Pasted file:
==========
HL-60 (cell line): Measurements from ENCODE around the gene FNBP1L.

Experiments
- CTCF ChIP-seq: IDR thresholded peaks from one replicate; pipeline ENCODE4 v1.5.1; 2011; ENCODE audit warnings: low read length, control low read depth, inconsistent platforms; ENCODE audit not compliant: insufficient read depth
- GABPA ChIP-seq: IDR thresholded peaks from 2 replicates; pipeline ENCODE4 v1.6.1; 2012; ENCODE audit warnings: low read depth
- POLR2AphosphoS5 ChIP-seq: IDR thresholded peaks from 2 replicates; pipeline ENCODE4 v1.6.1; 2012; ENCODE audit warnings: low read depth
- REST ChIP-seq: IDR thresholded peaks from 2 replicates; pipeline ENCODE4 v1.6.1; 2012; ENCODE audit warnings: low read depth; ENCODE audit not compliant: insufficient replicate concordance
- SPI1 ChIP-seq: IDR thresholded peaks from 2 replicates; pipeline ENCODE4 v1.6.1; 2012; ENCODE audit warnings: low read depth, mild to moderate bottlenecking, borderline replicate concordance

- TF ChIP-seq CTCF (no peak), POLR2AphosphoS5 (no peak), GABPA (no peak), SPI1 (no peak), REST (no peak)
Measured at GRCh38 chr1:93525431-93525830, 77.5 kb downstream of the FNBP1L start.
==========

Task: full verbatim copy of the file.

HL-60 (cell line): Measurements from ENCODE around the gene FNBP1L.

Experiments
- CTCF ChIP-seq: IDR thresholded peaks from one replicate; pipeline ENCODE4 v1.5.1; 2011; ENCODE audit warnings: low read length, control low read depth, inconsistent platforms; ENCODE audit not compliant: insufficient read depth
- GABPA ChIP-seq: IDR thresholded peaks from 2 replicates; pipeline ENCODE4 v1.6.1; 2012; ENCODE audit warnings: low read depth
- POLR2AphosphoS5 ChIP-seq: IDR thresholded peaks from 2 replicates; pipeline ENCODE4 v1.6.1; 2012; ENCODE audit warnings: low read depth
- REST ChIP-seq: IDR thresholded peaks from 2 replicates; pipeline ENCODE4 v1.6.1; 2012; ENCODE audit warnings: low read depth; ENCODE audit not compliant: insufficient replicate concordance
- SPI1 ChIP-seq: IDR thresholded peaks from 2 replicates; pipeline ENCODE4 v1.6.1; 2012; ENCODE audit warnings: low read depth, mild to moderate bottlenecking, borderline replicate concordance

- TF ChIP-seq CTCF (no peak), POLR2AphosphoS5 (no peak), GABPA (no peak), SPI1 (no peak), REST (no peak)
Measured at GRCh38 chr1:93525431-93525830, 77.5 kb downstream of the FNBP1L start.